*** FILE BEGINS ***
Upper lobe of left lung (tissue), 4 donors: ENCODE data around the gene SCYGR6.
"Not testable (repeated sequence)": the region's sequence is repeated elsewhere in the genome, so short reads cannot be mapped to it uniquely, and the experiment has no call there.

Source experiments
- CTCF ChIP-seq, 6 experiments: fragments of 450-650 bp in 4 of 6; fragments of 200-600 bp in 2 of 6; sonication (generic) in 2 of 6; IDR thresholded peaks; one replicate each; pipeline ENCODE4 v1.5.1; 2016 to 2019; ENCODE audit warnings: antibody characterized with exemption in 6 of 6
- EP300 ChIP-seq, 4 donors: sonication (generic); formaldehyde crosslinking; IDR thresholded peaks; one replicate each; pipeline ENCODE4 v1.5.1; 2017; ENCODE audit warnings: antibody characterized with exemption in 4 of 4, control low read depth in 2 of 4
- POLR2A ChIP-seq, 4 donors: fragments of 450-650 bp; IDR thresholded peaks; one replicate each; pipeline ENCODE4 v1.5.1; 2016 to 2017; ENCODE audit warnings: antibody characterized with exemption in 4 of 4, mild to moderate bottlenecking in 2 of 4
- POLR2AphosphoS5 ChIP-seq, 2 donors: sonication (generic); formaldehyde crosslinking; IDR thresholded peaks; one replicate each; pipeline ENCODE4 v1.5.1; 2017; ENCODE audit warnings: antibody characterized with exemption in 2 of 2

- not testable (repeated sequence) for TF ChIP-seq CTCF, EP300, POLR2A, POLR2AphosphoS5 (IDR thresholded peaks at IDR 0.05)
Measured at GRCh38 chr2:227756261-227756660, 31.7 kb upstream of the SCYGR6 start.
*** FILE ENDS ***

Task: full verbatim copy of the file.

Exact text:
Upper lobe of left lung (tissue), 4 donors: ENCODE data around the gene SCYGR6.
"Not testable (repeated sequence)": the region's sequence is repeated elsewhere in the genome, so short reads cannot be mapped to it uniquely, and the experiment has no call there.

Source experiments
- CTCF ChIP-seq, 6 experiments: fragments of 450-650 bp in 4 of 6; fragments of 200-600 bp in 2 of 6; sonication (generic) in 2 of 6; IDR thresholded peaks; one replicate each; pipeline ENCODE4 v1.5.1; 2016 to 2019; ENCODE audit warnings: antibody characterized with exemption in 6 of 6
- EP300 ChIP-seq, 4 donors: sonication (generic); formaldehyde crosslinking; IDR thresholded peaks; one replicate each; pipeline ENCODE4 v1.5.1; 2017; ENCODE audit warnings: antibody characterized with exemption in 4 of 4, control low read depth in 2 of 4
- POLR2A ChIP-seq, 4 donors: fragments of 450-650 bp; IDR thresholded peaks; one replicate each; pipeline ENCODE4 v1.5.1; 2016 to 2017; ENCODE audit warnings: antibody characterized with exemption in 4 of 4, mild to moderate bottlenecking in 2 of 4
- POLR2AphosphoS5 ChIP-seq, 2 donors: sonication (generic); formaldehyde crosslinking; IDR thresholded peaks; one replicate each; pipeline ENCODE4 v1.5.1; 2017; ENCODE audit warnings: antibody characterized with exemption in 2 of 2

- not testable (repeated sequence) for TF ChIP-seq CTCF, EP300, POLR2A, POLR2AphosphoS5 (IDR thresholded peaks at IDR 0.05)
Measured at GRCh38 chr2:227756261-227756660, 31.7 kb upstream of the SCYGR6 start.